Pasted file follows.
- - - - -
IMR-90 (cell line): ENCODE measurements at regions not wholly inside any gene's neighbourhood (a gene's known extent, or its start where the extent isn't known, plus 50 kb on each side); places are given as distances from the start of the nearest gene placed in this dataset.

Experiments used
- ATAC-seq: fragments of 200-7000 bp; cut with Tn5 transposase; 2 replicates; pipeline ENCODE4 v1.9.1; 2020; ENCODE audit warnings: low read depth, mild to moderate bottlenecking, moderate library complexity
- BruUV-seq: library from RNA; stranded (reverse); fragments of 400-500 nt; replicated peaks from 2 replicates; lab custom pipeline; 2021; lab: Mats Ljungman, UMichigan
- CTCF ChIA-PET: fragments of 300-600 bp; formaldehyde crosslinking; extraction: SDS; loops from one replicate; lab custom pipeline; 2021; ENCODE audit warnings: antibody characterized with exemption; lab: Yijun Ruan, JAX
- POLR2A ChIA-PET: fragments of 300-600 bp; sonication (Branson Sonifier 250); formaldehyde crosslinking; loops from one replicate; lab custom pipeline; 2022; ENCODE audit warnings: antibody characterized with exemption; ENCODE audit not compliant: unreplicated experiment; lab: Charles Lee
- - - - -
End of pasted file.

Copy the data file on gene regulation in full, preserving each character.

IMR-90 (cell line): ENCODE measurements at regions not wholly inside any gene's neighbourhood (a gene's known extent, or its start where the extent isn't known, plus 50 kb on each side); places are given as distances from the start of the nearest gene placed in this dataset.

Experiments used
- ATAC-seq: fragments of 200-7000 bp; cut with Tn5 transposase; 2 replicates; pipeline ENCODE4 v1.9.1; 2020; ENCODE audit warnings: low read depth, mild to moderate bottlenecking, moderate library complexity
- BruUV-seq: library from RNA; stranded (reverse); fragments of 400-500 nt; replicated peaks from 2 replicates; lab custom pipeline; 2021; lab: Mats Ljungman, UMichigan
- CTCF ChIA-PET: fragments of 300-600 bp; formaldehyde crosslinking; extraction: SDS; loops from one replicate; lab custom pipeline; 2021; ENCODE audit warnings: antibody characterized with exemption; lab: Yijun Ruan, JAX
- POLR2A ChIA-PET: fragments of 300-600 bp; sonication (Branson Sonifier 250); formaldehyde crosslinking; loops from one replicate; lab custom pipeline; 2022; ENCODE audit warnings: antibody characterized with exemption; ENCODE audit not compliant: unreplicated experiment; lab: Charles Lee